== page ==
Katy-area state legislators reflect on 86th legislative session: ‘We had big bills to pay with a lot of pent-up demand’

0

State Sen. Lois Kolkhorst, R-Brenham, of District 18 opened a panel discussion Aug. 22 with her positive view of the 86th legislative session, which ran Jan. 8-May 27.

“Without a doubt, I think for me and my 10 terms that I have served, [this was]the most successful session I’ve been a part of, and the most successful session that I [have]serve[d]for my district,” she said.

Kolkhorst, along with State Reps. Cecil Bell Jr., R-Magnolia, of District 3, and Gina Calanni, D-Katy, of District 132, reflected at a luncheon hosted by the Katy Area Chamber of Commerce.

Kolkhorst said her biggest wins this session were for policy regarding school finance reform, property taxes and Hurricane Harvey recovery. She also boasted of the $8.5 billion going to transportation projects across the state.

“We went into this session knowing that we had big bills to pay with a lot of pent-up demand for a very growing state,” Kolkhorst said.

Bell, who serves on the House Appropriations Committee, said he thought the big successes this session were in school finance and property taxes.

“[We worked hard] so that everyone sitting in this room would be able to actually see something tangible on their tax bill,” he said. “I think that you’re going to see that [tax]compression hold, where in the past, that hasn’t necessarily stayed in place.”

Bell remarked that House Bill 3745 “seemed to have a lot of energy.”

Signed into law by Gov. Greg Abbott, this bill extends the expiration date of surcharges and fees for the Texas Emissions Reduction Plan—a plan providing incentives to organizations and businesses to reduce emissions from vehicles and equipment. The bill also created a Texas Emissions Reduction Plan trust fund for distributing funds to implement and administer the plan’s programs.

Calanni, a first-time state legislator, said she was happy to work with Katy City Council and Sen. Kolkhorst to get a law passed allowing the Katy Police Department to enforce regulations on commercial vehicles in order to reduce wear and tear on city streets and make roads safer.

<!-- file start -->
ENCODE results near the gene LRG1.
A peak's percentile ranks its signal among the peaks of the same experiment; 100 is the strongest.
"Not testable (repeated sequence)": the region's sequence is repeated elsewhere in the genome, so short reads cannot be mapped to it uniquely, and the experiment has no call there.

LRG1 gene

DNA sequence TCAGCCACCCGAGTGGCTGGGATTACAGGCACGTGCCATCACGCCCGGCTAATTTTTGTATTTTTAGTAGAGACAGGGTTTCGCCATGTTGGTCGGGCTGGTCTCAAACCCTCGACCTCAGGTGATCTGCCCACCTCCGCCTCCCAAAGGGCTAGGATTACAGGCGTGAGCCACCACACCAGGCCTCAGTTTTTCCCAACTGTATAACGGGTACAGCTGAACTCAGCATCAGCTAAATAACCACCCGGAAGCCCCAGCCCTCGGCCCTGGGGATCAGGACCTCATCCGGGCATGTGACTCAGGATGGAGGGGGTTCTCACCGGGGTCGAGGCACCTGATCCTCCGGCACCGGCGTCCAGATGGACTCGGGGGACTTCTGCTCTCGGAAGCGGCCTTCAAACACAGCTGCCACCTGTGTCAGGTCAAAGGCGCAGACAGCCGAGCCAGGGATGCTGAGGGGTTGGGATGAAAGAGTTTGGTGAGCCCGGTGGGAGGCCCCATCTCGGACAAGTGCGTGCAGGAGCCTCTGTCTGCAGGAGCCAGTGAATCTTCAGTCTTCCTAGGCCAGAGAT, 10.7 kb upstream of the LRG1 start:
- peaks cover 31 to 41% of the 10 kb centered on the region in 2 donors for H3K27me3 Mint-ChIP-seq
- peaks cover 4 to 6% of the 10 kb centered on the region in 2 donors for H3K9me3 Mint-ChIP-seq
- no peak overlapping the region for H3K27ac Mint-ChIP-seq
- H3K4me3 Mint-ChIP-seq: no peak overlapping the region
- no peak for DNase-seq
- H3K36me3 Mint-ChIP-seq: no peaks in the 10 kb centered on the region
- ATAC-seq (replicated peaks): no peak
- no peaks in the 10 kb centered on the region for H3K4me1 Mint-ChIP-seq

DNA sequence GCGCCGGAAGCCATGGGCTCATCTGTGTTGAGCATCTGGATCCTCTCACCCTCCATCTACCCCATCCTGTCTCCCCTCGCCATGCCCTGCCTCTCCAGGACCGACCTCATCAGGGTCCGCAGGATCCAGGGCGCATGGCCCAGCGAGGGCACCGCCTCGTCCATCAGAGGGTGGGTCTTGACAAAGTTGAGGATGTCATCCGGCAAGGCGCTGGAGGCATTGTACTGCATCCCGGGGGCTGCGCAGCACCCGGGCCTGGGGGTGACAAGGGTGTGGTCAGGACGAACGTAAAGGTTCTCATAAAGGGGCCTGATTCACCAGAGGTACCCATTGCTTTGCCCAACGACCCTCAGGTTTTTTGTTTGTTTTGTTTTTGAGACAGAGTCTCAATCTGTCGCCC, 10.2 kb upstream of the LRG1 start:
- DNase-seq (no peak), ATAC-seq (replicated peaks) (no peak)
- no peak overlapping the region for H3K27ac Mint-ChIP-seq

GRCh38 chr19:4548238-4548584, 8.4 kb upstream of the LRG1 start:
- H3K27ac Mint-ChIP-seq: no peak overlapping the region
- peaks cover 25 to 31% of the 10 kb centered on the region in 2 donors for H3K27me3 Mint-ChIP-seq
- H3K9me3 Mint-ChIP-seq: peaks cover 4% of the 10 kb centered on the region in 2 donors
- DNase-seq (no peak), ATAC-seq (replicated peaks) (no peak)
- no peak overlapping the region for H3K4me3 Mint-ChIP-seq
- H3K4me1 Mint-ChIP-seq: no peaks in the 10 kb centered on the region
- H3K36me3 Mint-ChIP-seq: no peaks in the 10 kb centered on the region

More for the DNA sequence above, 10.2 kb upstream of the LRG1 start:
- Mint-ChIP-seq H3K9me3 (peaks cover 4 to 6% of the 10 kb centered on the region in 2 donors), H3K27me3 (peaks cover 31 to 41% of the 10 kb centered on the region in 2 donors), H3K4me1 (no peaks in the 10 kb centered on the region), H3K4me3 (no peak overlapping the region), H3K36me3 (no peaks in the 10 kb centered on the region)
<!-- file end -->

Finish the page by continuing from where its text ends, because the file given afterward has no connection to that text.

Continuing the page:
The representative said she ran on a platform of public education finance, flood control and anti-human trafficking resources and programs.

“[The anti-human trafficking effort] is something that we need to continue to work on,” Calanni said. “We did pass some legislation to fight it, but there’s more that needs to be done, including providing resources for those survivors … we don’t have enough for them.”

The trio agreed nonprofits are the heart of the Katy area. Bell said next session, legislators need to work to get more dollars to the nonprofit sector. Meanwhile, Calanni pointed out Texas needs to expand Medicaid to help provide preventative health care to Texas residents.

Calanni and Bell also encouraged panel attendees to contact them about the wants and needs of the Katy-area community.

“What’s very important is if there’s something that concerns you—whether it’s a current bill that’s going through that you don’t want to see, or a bill that you do want to see—to meet with us and talk to us,” Calanni said. “I’ve met with several constituents [and]we actually put forth bills to address their concerns. … Please speak up. Come in and tell us [your priorities].”

Bell added: “Be a part of this process for our form of government to [help]yield the result that it is supposed to yield … Let us know what your issues are and what your thoughts are on the bills that are from the house [and]what the priorities should be for the next session.”

Share this story
COMMENT

Leave A Reply

Jen Para
Jen joined Community Impact Newspaper in fall 2018 as the editor of the Katy edition. A graduate of the University of Missouri School of Journalism, Jen has written about business, politics and education since 2013. Prior to CI, Jen was the web producer at Houston Business Journal.
Back to top